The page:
And interference between devices is not the only culprit of poor WiFi speeds. The network configuration can also contribute to poor performance. Some of the biggest sources of interference are range extenders or mesh networks that are used to try to get better signals. Range extenders listen to all WiFi transmissions and then retransmit them at a higher power level, and usually using a different channel. This creates even more WiFi signals in the intermediate environment competing for an open channel. When you can see your neighbor’s WiFi network, if they are using range extenders they might be always trying to use most of the available WiFi channels.

In a lot of the US we now also see a lot of public hotspots. For example, Comcast is in my neighborhood and I can walk and maintain a WiFi signal is most places from WiFi public signals that are transmitted from every Comcast home WiFi router. These public signals are always on, meaning that the WiFi router is using at least one channel at all times.

Probably the biggest new culprit for poor WiFi performance comes from our quest for greater speeds. The 802.11ac standard operates by merging together a lot of WiFi channels, and divides the whole WiFi spectrum into just two 160 MHz-wide channels. This means that only two devices using this 802.11ac can use up all of your home WiFi bandwidth. This standard was intended to be used to operate in short high-bandwidth bursts, but as people use this for gaming or watching 4K video the channels stay occupied all of the time.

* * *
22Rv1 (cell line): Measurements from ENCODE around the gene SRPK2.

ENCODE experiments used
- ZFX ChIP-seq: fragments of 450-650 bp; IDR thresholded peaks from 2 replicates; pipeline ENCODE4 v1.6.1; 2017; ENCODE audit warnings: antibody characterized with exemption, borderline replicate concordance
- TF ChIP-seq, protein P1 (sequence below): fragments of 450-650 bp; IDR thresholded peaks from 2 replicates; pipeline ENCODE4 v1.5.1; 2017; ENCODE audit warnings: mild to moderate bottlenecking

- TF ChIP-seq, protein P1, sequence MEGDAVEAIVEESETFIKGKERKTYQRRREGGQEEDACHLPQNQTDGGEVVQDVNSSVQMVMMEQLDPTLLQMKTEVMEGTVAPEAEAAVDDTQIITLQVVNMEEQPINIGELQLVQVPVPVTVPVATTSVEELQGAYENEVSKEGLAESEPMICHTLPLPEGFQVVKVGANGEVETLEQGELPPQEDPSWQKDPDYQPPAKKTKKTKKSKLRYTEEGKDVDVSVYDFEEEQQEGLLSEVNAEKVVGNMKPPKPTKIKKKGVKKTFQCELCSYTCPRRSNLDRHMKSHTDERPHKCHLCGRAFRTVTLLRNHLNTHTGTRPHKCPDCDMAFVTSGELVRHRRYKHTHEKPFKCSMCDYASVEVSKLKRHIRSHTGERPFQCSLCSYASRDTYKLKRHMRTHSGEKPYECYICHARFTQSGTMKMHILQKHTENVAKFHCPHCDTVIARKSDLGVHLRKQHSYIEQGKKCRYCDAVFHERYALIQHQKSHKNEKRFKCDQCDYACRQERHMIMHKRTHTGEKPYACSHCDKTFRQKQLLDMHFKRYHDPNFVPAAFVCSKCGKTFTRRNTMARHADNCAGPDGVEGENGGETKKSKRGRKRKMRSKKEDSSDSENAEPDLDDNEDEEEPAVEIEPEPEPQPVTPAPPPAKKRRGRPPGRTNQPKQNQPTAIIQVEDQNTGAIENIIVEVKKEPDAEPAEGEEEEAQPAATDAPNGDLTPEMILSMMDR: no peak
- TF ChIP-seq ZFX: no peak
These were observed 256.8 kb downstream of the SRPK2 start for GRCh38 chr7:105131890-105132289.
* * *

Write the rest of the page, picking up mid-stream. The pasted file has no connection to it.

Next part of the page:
Unfortunately the demands for WiFi are only increasing. The cellular carriers are still pestering the FCC to allow LTE-U, which would using WiFi to complete cellular calls. There are currently tests underway of the technology. We can also expect an increasing demand for WiFi from IoT devices. While most WiFi devices won’t use spectrum continuously, they still place demands on the channels and cause interference. There are also increasing use of devices that are always on, such as video surveillance cameras or smart home controllers like the Amazon Echo. A lot of experts look out five or ten years and expect WiFi to be unusable in a lot of places.

The Death of 2.4 GHz WiFi?

Wi-FiIt’s been apparent for a few years that the 2.4 GHz band of WiFi is getting more crowded. The very thing that has made the spectrum so useful – the fact that it allows multiple users to share the spectrum at the same time – is now starting to make the spectrum unusable in a lot of situations.

Earlier this year Apple and Cisco issued a joint paper on best network practices for enterprises and said that “the use of the 2.4 GHz band is not considered suitable for use for any business and/or mission critical enterprise applications.” They recommend that businesses avoid the spectrum and instead use the 5 GHz spectrum band.

There are a number of problems with the spectrum. In 2014 the Wi-Fi Alliance said there were over 10 billion WiFi-enabled devices in the world with 2.3 billion new devices shipping each year. And big plans to use WiFi to connect IoT devices means that the number of new devices is going to continue to grow rapidly.